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Ghost Train to the Eastern Star: On the Tracks of the Great Railway Bazaar Paperback – August 6, 2009
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"Theroux wanders to places that scarcely cross other travel writers' minds, among tham Vientiane ('a sleepy town on the banks of the muddy river, famous for its cheap beer') and Phnom Penh ('scruffy, rather beaten-up...like a scarred human face in which its violent past was evident'). He also keeps up a running argument with the books he reads along the way, to say nothing of his contemporaries )Chatwin never traveled alone, he harumphs, and neither does his bete noire Naipaul."
"Brilliant. No one writes with theroux's head-on intensity and raptness, and his descriptions made me want to jump on the next plane to Istanbul (and also, of course, to many of the other places he evokes). I particularly loved the spectral motif, the ghosts and shadows and underground presences that flit through the narrative, giving the whole a half-seen and haunting dimension that no book of travels I've ever read conjures up." --Pico Iyer
“As thoughtful and observant as ever…this trip finds Theroux reflecting not only on changes to the landscape but also to himself…a wonderful book infused with the insights of maturity…it’s a reminder that in this age of increasingly homogenous urban centers and easy air travel, those who really want to discern national differences should stay on the ground.”
Booklist, ALA, Starred Review
About the Author
- ASIN : 0547237936
- Publisher : Mariner Books; Reprint edition (August 6, 2009)
- Language : English
- Paperback : 512 pages
- ISBN-10 : 9780547237930
- ISBN-13 : 978-0547237930
- Item Weight : 1 pounds
- Dimensions : 5.1 x 1.28 x 7.9 inches
- Best Sellers Rank: #95,932 in Books (See Top 100 in Books)
- Customer Reviews:
Top reviews from the United States
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In most of Theroux’s books, he meets other famous writers, and leaves enriched by the experience. I dare say, meeting Theroux should be and enriching experience for those writers. Theroux knows Africa, probably better than any other continent. If you have been or ever contemplated traveling to Africa, read this book. Theroux’s Africa is a masterpiece.
From reading the many comments regarding Ghost Train it becomes immediately apparent that "you either love him or hate him" but his travel books, this one in particular, are always a fascinating mental journey for the reader. Yes, he is arrogant (some of his Singapore students will attest to that); he is hugely opinionated about the people and countries that he visits; he is, perhaps, superficial in his judgements of those people and countries and he is profoundly individual in his assessment of the places that he visits. Having said all of this his comments are razor sharp concerning the places where our journeys have overlapped. Also his comments distil the substance of a country into manageable quantities for readers to imbibe.
There are far too many instances in his books that are memorable: his description of the economic mess that he found in the "stans" that he visited; the moral complexity of Japanese society vis-a-vis females; the potential human future in India; the excruciating state of Russia after the West won the Cold War; the alternative future presented in contemporary Singapore.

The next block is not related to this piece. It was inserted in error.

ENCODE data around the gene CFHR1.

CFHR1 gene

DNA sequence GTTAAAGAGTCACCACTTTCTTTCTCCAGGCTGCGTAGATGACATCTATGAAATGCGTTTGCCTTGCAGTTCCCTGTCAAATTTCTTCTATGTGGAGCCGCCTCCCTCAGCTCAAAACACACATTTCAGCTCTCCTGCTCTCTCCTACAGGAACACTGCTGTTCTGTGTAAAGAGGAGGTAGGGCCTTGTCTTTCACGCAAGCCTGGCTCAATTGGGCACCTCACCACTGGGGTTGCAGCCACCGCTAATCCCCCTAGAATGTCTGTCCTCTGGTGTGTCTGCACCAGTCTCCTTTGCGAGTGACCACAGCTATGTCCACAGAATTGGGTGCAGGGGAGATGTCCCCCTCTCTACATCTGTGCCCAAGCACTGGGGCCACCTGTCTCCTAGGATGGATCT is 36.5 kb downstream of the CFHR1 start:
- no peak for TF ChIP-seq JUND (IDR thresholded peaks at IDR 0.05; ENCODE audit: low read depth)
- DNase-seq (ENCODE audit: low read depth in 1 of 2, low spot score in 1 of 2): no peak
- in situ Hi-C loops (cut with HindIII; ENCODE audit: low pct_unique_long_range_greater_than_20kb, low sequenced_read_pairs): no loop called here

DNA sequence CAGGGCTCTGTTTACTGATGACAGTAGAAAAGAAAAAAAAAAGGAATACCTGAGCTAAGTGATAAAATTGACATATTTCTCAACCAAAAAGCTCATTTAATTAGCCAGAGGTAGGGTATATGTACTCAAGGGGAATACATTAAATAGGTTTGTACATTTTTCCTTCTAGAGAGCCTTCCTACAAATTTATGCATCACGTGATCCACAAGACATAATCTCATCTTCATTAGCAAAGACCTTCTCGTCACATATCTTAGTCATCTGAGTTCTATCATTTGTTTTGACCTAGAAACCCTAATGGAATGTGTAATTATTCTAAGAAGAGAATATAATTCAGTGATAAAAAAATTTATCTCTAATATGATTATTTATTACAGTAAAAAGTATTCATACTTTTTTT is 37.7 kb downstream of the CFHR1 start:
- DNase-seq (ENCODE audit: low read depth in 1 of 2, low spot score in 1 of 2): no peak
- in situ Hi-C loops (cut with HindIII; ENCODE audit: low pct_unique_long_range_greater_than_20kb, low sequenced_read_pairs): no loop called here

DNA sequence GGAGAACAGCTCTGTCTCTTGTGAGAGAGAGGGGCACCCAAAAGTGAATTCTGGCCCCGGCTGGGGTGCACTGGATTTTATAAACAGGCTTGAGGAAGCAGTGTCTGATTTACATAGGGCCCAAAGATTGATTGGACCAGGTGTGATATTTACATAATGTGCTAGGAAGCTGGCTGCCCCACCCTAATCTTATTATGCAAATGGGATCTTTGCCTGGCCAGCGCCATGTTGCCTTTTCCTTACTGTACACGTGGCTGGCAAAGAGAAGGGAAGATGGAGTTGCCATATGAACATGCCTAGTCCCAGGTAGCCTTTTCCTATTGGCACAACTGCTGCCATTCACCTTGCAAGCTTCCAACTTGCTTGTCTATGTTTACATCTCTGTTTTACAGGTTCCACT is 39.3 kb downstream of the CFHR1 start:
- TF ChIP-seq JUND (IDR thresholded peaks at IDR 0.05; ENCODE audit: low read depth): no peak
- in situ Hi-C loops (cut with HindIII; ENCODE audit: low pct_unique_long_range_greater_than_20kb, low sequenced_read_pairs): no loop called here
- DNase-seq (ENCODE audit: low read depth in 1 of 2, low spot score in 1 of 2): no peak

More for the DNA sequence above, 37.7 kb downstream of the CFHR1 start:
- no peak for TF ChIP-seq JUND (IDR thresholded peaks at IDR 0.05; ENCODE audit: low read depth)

I do not share the criticisms found in these comments; Theroux is harsh when finds obvious situations that he feels cannot be overlooked; I do not think he looks for the "seedy side of town" it is just that it is ever-present; Christians are so blatantly silly in their proselytizing that they simply cannot be overlooked. In short Theroux paints brilliant pictures of the places he visits and we readers are vastly richer for this activity.
Theroux travels in a very unique way, by rail, by himself. He does not set his sights on tourist meccas, but instead travels to places I vaguely remember hearing of, places I really never heard of, or places I would never in my wildest dreams pick as vacation destination sights. Yet, sitting back in bed each night, I could not get enough of each of his adventures and descriptions and thoughts.
Theroux attempted to revisit many of the places he had been to on a railway trip over thirty years earlier, to see what had changed and what had remained the same. He would speak to everyday people who traveled with him on the train or with folks he met at train stations or cities he was visiting. Often, he would strike up a conversation with a man who appeared to be of a similar age to himself. In this way, he was able to give the reader a feeling of what everyday life was like in the city and perhaps what changes had occurred over time. Theroux has mastered the art of asking questions of everyday folks and making them want to share their lives and experiences.
I know I am not doing justice here, as I am at a loss to how to describe this book and why I loved it so much. Theroux tells it as it is, as he sees it. What he says makes sense to me. He doesn't candy coat anything. And yet, he doesn't come off as a curmudgeon in my view. I can't wait to read another Theroux book. If you haven't experienced Theroux, you need to now!
Top reviews from other countries
I can imagine this being an atmospheric read in the context of a backpacking trek.
I read recently that his most recent travel book, 'Zona Verde' might be his last, which would be a great shame as I am enjoying following his adventures so much.